Results presented in this chapter indicate that, even following a marked increase in the demand for professionals with AI skills, AI-related online vacancies represent only a small share of all job vacancies that were posted on line in the 14 countries analysed in 2019 to 2022. In particular, the share of AI-related online job vacancies was highest in the United States in 2022, where AI-related vacancies represented 0.84% of all vacancies posted on line. On average, across the countries in the sample, shares of online vacancies requiring AI skills were 0.30% in 2019 and 0.40% in 2022. The fact that only a small share of new positions advertised on line required individuals involved in the development and deployment of AI, coupled with the major impact AI systems can have, suggests that a relatively small number of people have the potential to exert a profound impact on the global economy and human societies.

Some skills – notably those related to Machine Learning – appear particularly pervasive among AI-related job postings. Indeed, across all countries, between 29% (in France) and 39% (in the United States) of all AI job postings require skills related to Machine Learning. Skills related to Autonomous Driving and Robotics appear, on average, less demanded, possibly reflecting their more industry-specific nature. They also exhibit a high degree of cross-country variation, possibly reflecting the relative importance of different sectors in different countries and their likely evolution, given industry-specific trends and industrial investment decisions.

A set of analyses examined differences in skills requirements among different firms in the United States, where the AI sector has been comparatively large for the longest. Results reveal that top AI firms tend to demand some technical skills more intensively and require Leadership and Management skills more frequently, as well as Innovation and Problem-Solving skills. This reflects the importance such companies place on their employees having a broad skill mix. The hiring decisions of top ten AI firms may anticipate trends in skills requirements in the broader economy as AI permeates a broader set of firms.

Despite a growing awareness of the importance of ethical considerations in the development of AI, only a very small minority of firms advertising positions requesting prospective employees to possess AI skills mentioned ethics and responsible AI in online vacancies. By 2022, only 0.3% of AI positions advertised in Canada, 0.5% in the United Kingdom and 0.4% in the United States requested skills related to ethics in AI. This suggests that despite strong commitments on the part of countries and stated intentions on the part of AI development firms, ethics in AI is not yet prioritised in hiring decisions. These considerations should be prioritised alongside considerations over the lack of diversity of the AI workforce and the implications this has for the AI systems that are being developed.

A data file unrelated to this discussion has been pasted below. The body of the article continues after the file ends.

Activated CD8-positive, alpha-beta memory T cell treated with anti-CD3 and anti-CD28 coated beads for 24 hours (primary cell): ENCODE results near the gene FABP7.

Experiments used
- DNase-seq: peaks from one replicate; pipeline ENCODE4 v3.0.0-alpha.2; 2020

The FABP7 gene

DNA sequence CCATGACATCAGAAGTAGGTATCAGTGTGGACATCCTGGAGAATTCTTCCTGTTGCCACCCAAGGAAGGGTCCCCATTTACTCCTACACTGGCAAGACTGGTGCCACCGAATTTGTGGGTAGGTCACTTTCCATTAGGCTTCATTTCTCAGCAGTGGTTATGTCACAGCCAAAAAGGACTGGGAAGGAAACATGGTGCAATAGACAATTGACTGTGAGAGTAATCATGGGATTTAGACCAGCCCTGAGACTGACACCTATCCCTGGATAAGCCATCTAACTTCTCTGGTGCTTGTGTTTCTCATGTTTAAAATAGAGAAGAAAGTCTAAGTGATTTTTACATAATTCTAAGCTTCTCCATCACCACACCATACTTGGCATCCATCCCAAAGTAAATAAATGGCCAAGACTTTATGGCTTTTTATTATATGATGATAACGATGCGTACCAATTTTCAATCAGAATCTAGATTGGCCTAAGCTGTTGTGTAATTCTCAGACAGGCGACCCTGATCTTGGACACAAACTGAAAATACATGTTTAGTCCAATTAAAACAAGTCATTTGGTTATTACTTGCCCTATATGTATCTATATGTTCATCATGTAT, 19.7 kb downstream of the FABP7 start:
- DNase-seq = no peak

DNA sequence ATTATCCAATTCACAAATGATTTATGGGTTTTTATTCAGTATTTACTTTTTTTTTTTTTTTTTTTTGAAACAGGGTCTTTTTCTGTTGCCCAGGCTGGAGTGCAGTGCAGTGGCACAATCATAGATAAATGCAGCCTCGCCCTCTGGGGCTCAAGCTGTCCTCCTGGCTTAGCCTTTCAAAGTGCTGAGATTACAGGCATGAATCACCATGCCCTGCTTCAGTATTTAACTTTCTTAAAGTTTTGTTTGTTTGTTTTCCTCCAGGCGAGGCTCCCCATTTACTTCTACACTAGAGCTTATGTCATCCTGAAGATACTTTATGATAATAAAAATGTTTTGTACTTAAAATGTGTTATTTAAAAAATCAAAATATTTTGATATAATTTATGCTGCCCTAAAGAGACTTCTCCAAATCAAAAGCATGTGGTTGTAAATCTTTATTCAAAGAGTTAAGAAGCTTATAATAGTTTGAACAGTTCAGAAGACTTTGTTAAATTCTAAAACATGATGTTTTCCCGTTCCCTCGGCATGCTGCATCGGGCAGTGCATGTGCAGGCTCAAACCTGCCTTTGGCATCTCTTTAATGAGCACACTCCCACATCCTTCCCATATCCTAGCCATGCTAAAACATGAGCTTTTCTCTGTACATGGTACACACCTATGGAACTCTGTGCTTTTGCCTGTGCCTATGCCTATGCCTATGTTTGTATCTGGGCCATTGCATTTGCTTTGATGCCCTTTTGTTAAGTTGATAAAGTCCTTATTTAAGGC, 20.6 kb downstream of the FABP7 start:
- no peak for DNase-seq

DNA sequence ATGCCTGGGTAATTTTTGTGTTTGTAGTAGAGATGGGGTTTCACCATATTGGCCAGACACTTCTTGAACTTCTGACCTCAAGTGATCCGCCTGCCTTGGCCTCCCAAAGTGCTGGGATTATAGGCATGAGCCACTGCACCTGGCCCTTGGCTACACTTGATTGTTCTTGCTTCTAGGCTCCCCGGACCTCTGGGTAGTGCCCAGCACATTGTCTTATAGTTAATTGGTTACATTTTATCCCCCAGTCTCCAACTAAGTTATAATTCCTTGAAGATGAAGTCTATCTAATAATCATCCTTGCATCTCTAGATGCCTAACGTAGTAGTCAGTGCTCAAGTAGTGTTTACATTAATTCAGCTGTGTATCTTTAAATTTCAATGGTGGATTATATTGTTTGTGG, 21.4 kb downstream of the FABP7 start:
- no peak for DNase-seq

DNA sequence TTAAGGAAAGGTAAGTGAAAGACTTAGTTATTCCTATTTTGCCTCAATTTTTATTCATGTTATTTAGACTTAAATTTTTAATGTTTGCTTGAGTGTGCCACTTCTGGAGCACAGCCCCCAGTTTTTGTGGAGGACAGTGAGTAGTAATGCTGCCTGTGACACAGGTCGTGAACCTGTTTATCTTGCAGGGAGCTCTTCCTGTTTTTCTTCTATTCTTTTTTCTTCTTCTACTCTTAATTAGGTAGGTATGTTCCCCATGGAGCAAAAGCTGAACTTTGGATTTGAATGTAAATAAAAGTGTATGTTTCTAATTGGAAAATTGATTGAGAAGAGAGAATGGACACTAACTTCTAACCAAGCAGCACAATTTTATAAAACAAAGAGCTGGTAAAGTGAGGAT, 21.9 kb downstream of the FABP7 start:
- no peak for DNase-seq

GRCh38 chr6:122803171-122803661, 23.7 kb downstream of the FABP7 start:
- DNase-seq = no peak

A final set of analyses illustrated variations across countries and by socio-economic groups in the attitudes adults and youngsters have with respect to risk and failure. Attitudes and dispositions related to decision making under uncertainty are likely to shape how AI will be adopted by people and organisations worldwide; their ability to adopt AI as a useful instrument and aid in independent decision making; and willingness to engage in tasks in which humans are at a comparative advantage over AI systems, i.e. situations that are data poor and marred with a high degree of uncertainty. Results reveal that large sections of OECD populations hold negative attitudes towards risk and uncertainty and have high levels of fear of failure, especially women and girls. These results are concerning because they may be an early signal that women might be less ready to engage in tasks in which AI tools perform poorly and to override AI algorithms in their decision-making processes as AI outputs improve in quality and AI systems become widely adopted. These findings should be considered alongside results indicating a lack of representativeness among AI workers (Green and Lamby, 2023[28]) and findings highlighted in Chapter 5 of this report on boys’ higher levels of overconfidence. They should also be considered in relation to societal perceptions that boys/men are more likely than girls/women to be endowed with exceptional talent (Leslie et al., 2015[52]; Zhao et al., 2022[53]) and the fact that such perceptions allow boys and men to experience failure as a possible precursor of success rather than evidence of underlying (lack of) potential.

Analysing the human element behind advances in AI makes it possible to assess the scale and diversity of the demand for AI jobs and skills. Such analysis may help in designing interventions to promote the diffusion of AI throughout the economy, particularly among employers and sectors that have yet to fully benefit from its potential. The adoption of AI encompasses both the utilisation of AI services, such as ChatGPT or Amazon (widely used services in OECD countries), which leverage AI in their service provision, as well as the active integration and customisation of AI algorithms in production and service delivery, as seen, for example, in the development of an online dating app. Such analyses are also a useful reminder that humans drive technical developments in AI diffusion and adoption and, as such, AI developments can ultimately be the subject of human decision making.